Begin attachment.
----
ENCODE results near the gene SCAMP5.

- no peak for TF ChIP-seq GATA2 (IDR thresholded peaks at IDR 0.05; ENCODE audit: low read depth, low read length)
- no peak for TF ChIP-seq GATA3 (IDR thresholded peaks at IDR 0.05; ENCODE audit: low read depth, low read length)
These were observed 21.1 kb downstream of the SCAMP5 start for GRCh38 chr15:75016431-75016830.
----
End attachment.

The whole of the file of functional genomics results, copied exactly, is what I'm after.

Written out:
ENCODE results near the gene SCAMP5.

- no peak for TF ChIP-seq GATA2 (IDR thresholded peaks at IDR 0.05; ENCODE audit: low read depth, low read length)
- no peak for TF ChIP-seq GATA3 (IDR thresholded peaks at IDR 0.05; ENCODE audit: low read depth, low read length)
These were observed 21.1 kb downstream of the SCAMP5 start for GRCh38 chr15:75016431-75016830.